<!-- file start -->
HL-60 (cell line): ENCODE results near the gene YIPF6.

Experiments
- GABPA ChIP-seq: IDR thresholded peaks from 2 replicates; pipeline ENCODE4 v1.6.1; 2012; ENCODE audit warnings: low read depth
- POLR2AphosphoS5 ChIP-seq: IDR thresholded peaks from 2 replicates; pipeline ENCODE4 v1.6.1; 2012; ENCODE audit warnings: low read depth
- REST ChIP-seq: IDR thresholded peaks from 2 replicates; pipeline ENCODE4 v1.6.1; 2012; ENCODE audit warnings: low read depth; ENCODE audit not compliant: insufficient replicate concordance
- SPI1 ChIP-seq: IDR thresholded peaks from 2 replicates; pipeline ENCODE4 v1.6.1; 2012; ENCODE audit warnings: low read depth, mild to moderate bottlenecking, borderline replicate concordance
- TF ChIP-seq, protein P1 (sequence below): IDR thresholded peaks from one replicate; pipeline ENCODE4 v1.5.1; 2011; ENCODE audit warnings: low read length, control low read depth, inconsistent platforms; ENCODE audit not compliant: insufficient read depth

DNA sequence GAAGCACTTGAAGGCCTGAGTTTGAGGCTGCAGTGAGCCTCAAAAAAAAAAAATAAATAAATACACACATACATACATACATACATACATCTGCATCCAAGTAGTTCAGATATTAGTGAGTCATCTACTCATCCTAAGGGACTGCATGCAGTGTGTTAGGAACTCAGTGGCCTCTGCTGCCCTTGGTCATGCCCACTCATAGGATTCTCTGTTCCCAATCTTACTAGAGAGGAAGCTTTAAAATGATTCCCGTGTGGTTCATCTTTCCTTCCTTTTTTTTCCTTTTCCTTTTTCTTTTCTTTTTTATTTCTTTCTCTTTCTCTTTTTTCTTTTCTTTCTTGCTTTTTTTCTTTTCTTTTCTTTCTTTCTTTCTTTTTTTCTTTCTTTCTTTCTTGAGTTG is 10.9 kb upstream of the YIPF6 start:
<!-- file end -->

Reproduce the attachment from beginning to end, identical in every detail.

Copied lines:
HL-60 (cell line): ENCODE results near the gene YIPF6.

Experiments
- GABPA ChIP-seq: IDR thresholded peaks from 2 replicates; pipeline ENCODE4 v1.6.1; 2012; ENCODE audit warnings: low read depth
- POLR2AphosphoS5 ChIP-seq: IDR thresholded peaks from 2 replicates; pipeline ENCODE4 v1.6.1; 2012; ENCODE audit warnings: low read depth
- REST ChIP-seq: IDR thresholded peaks from 2 replicates; pipeline ENCODE4 v1.6.1; 2012; ENCODE audit warnings: low read depth; ENCODE audit not compliant: insufficient replicate concordance
- SPI1 ChIP-seq: IDR thresholded peaks from 2 replicates; pipeline ENCODE4 v1.6.1; 2012; ENCODE audit warnings: low read depth, mild to moderate bottlenecking, borderline replicate concordance
- TF ChIP-seq, protein P1 (sequence below): IDR thresholded peaks from one replicate; pipeline ENCODE4 v1.5.1; 2011; ENCODE audit warnings: low read length, control low read depth, inconsistent platforms; ENCODE audit not compliant: insufficient read depth

DNA sequence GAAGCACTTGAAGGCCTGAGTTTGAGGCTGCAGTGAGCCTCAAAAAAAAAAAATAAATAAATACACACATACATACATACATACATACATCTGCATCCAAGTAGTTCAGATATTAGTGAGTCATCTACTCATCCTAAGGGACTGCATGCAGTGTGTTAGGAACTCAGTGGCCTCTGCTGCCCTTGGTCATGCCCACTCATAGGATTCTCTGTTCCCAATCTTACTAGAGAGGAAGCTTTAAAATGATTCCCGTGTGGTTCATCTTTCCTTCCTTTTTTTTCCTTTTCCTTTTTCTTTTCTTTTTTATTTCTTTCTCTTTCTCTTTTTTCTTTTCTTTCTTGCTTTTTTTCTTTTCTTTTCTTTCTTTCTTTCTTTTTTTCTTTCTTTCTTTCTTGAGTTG is 10.9 kb upstream of the YIPF6 start: